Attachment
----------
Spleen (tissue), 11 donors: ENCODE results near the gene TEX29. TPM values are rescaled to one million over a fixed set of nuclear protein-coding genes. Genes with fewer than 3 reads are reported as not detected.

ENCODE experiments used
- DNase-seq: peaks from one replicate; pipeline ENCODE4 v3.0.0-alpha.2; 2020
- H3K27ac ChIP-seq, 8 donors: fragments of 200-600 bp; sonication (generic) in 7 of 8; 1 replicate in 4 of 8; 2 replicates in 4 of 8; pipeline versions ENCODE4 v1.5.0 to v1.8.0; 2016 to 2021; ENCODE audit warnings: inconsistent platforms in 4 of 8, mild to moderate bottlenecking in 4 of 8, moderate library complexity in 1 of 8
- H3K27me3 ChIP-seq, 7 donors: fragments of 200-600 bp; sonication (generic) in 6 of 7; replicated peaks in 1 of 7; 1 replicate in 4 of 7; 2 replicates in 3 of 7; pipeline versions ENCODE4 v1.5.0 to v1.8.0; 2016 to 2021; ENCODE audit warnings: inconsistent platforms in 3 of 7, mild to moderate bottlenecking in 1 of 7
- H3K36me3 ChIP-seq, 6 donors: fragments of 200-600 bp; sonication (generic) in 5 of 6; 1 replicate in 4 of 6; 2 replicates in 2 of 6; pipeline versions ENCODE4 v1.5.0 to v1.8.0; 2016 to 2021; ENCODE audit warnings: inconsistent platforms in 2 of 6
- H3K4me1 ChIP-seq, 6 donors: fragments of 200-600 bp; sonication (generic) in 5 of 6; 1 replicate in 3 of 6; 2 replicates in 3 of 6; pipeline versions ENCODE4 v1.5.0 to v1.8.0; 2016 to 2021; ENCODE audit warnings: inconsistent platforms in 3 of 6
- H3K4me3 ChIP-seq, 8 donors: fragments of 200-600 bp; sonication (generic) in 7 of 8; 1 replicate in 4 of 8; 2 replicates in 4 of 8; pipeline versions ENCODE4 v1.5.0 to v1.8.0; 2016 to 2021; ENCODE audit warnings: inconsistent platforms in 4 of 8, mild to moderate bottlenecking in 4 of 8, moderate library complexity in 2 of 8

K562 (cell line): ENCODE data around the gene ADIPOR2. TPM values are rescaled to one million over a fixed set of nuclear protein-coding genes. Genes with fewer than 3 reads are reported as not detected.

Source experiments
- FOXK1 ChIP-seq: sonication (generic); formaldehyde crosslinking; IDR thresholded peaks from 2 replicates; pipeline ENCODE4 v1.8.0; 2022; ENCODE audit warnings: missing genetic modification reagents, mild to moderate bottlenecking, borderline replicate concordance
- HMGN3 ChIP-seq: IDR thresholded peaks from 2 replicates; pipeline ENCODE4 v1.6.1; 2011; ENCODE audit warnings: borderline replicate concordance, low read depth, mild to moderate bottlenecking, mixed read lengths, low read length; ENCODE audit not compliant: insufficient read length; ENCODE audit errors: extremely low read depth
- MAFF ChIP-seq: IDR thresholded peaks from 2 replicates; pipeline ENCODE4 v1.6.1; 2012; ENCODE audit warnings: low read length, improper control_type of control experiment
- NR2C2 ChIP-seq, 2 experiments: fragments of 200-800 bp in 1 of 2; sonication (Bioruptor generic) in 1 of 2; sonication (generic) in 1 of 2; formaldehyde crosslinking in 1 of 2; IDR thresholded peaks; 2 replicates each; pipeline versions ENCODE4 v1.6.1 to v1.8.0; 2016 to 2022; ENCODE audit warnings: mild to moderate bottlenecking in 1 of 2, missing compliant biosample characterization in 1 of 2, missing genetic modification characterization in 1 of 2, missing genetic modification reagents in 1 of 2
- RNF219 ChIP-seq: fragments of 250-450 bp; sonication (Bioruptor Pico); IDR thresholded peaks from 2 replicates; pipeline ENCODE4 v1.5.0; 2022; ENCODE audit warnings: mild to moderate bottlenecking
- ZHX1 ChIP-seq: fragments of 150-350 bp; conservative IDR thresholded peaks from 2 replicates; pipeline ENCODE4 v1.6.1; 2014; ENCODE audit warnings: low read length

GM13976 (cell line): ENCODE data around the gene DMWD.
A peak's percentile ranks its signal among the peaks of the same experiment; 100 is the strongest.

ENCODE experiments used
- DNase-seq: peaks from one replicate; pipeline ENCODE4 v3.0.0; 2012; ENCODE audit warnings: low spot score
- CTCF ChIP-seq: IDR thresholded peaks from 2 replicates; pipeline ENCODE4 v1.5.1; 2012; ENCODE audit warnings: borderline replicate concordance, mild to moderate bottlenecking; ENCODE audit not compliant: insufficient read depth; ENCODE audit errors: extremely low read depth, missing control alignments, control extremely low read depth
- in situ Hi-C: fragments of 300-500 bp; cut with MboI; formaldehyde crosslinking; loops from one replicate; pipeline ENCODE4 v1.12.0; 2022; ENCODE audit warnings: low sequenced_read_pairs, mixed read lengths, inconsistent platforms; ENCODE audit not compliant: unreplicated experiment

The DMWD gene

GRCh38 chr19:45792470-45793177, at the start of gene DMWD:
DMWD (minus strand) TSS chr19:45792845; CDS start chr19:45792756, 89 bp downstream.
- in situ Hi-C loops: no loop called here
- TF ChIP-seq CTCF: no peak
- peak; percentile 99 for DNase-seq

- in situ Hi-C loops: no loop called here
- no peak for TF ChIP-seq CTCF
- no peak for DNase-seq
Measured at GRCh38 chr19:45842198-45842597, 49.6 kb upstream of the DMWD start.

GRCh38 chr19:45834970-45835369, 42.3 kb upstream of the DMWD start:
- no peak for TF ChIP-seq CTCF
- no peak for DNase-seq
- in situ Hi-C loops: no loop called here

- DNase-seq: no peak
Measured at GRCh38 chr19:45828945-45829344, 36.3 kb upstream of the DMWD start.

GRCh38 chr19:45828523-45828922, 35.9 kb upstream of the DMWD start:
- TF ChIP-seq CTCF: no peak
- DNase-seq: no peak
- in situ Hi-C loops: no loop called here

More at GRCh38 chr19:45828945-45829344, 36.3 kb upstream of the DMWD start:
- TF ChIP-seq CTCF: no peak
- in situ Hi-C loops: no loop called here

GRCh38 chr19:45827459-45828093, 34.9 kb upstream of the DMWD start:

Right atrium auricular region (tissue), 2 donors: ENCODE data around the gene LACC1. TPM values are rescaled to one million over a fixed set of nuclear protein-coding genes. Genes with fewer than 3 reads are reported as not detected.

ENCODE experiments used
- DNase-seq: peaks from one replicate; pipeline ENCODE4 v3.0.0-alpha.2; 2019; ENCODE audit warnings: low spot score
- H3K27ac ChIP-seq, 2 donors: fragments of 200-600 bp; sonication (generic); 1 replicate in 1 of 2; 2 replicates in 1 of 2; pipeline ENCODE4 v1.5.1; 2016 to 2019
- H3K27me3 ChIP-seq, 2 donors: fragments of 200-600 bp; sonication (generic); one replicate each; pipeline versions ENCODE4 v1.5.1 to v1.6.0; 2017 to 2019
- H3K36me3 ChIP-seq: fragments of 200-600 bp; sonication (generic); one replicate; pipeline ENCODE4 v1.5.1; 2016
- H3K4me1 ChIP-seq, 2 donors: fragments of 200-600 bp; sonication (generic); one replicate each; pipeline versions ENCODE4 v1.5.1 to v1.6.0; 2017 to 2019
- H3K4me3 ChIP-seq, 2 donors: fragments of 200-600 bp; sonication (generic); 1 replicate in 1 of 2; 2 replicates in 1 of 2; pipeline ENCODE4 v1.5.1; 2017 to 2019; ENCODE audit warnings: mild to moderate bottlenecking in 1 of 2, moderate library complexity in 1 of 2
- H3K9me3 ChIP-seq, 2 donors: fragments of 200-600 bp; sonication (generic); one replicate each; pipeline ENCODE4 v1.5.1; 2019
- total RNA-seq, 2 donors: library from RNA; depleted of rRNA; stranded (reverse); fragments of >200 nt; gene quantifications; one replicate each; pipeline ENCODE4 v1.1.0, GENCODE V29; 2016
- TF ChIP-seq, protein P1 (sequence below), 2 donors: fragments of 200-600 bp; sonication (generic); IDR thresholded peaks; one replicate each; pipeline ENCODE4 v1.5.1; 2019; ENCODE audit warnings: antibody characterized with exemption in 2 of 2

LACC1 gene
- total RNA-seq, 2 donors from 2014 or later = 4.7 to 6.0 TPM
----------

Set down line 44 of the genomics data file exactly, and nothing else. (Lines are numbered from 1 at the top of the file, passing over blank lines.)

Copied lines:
- TF ChIP-seq CTCF: no peak